Part of my own frustration with the debate is the fact that I know He has spoken to me at various times through His Holy Spirit - apart from the Bible. (And I am a person who takes the Bible seriously - I have not missed one day in 23 years meditating at least twice daily in the pages of the Word of God. I have practiced the old Billy Graham team practice of "no bread, no bread" - if you do not meditate in the Word of God then you do not eat physical food.)
What It Does Not Mean
In saying that, to acknowledge that the Holy Spirit speaks to you - or guides you - does NOT mean the following: a) it does not mean that you always hear correctly, b) it does not mean that you always understand correctly, c) it does not mean that do not add some of your own thoughts and perceptions to the inner witness of the Holy Spirit, d) it does not mean that we always see and hear clearly (now we see but a poor reflection through a mirror), e) it does not mean that His ways, instructions, and revelations will always make sense to our logic and reason, f) it CERTAINLY does not mean that we do not take the Bible seriously, and g) it CERTAINLY does not mean someone thinks that God's present guidance should be written down, put into the back of the Bible, and treated as Scripture. I have never once heard any serious, conservative, evangelical, biblically-minded Christian who, believing the Holy Spirit speaks to Christians today, also thinks those promptings should be written down and treated like the canon of Scripture. Grudem's book The Gift of Prophecy helps much in explaining these areas.
As the old hymn testified, "He walks with me and He talks with me and He tells me I am His own." The intimacy shared between the Lord and His Bride has at times been compared to the intimacy between a married couple. I remember Charles Stanley exhorting in his sermon "Favorites vs. Intimates" that sometimes we are too busy to get on our face and make love to God.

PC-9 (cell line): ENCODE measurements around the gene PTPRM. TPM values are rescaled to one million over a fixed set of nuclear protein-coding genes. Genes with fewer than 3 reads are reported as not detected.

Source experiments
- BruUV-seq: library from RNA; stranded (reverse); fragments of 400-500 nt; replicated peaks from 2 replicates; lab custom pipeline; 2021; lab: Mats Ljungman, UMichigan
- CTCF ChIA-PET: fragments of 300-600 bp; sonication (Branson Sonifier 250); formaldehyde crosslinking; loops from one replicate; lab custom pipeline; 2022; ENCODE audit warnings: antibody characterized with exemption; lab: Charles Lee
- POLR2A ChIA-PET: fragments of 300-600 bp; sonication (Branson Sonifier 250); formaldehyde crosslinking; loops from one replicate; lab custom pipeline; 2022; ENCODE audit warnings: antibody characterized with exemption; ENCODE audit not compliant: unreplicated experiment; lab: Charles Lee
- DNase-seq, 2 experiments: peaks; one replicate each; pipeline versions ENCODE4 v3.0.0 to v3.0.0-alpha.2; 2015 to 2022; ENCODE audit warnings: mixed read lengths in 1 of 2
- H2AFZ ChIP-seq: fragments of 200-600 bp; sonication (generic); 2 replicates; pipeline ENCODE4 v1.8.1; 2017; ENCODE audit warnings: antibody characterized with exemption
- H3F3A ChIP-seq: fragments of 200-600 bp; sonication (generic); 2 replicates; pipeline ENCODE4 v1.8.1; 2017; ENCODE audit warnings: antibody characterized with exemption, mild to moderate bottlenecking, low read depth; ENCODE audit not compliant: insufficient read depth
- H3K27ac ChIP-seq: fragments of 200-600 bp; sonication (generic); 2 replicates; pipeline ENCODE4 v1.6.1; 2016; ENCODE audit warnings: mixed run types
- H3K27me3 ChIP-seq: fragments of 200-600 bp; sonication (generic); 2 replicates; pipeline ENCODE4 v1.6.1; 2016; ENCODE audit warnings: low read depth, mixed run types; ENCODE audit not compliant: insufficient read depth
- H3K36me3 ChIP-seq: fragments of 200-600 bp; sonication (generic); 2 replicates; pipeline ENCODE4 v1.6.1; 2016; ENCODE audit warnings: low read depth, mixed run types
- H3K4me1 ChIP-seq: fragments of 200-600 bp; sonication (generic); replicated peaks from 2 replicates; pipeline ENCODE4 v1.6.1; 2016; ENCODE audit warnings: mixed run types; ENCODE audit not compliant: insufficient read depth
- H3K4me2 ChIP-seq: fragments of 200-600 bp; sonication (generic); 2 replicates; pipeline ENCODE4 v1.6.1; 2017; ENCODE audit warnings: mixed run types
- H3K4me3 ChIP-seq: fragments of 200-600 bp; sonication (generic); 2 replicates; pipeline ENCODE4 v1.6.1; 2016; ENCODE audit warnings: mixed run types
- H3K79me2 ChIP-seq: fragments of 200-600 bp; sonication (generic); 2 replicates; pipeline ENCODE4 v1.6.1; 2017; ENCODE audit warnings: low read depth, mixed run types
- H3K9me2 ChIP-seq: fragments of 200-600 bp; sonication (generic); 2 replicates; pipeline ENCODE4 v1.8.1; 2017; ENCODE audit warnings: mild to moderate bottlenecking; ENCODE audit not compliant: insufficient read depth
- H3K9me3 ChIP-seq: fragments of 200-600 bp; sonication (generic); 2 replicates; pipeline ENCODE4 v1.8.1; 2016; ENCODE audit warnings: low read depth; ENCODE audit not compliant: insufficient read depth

Though no illustration is perfect, I have thought numerous times through the years that to me, someone saying that the Holy Spirit does not speak to people today is kind of like a virgin telling a married man that there is no such thing as sex!
Well, this is one of those debates - like Calvinism / non-Calvinism, the baptism and gifts of the Holy Spirit, the practice of water baptism, and the role of women in ministry - that will go on until Jesus comes! May we show grace and love to people with whom we disagree.
Richard Blackaby has some good things to say about this debate. I resonate with his thoughts deeply!
"The Blackabys are not unfamiliar with criticism; of that you can be sure. We have had well meaning critics challenge everything from our choice of Bible translation to our use of sermon illustrations. But undoubtedly the subject for which we receive the most invective is our assertion that God speaks to people.
Invariably if we suggest in preaching or writing that God communicates with people directly, we are quickly reminded by self-appointed orthodoxy police, that we are sadly misguided. If we ask why they are so concerned about our teaching, our critics will hasten to inform us of someone they knew once, who claimed to have received a “word” from God that it was OK to commit adultery with their secretary and therefore it is far too dangerous to encourage people to assume they can receive a direct word from God themselves. . . One hates to think that because one misguided believer lied about hearing from God, now no one is allowed to receive a divine word.
If we suggest that the Bible is our instruction manual for the Christian life and that it provides numerous examples in both the Old and New Testaments of God speaking to people, our watchdogs will immediately assure us that God no longer needs to speak to people directly because we now have the Bible. Therefore, every word of instruction we require can be found in its written pages."
Read the entire article by Richard here.
Pictures used by permission from Pixabay.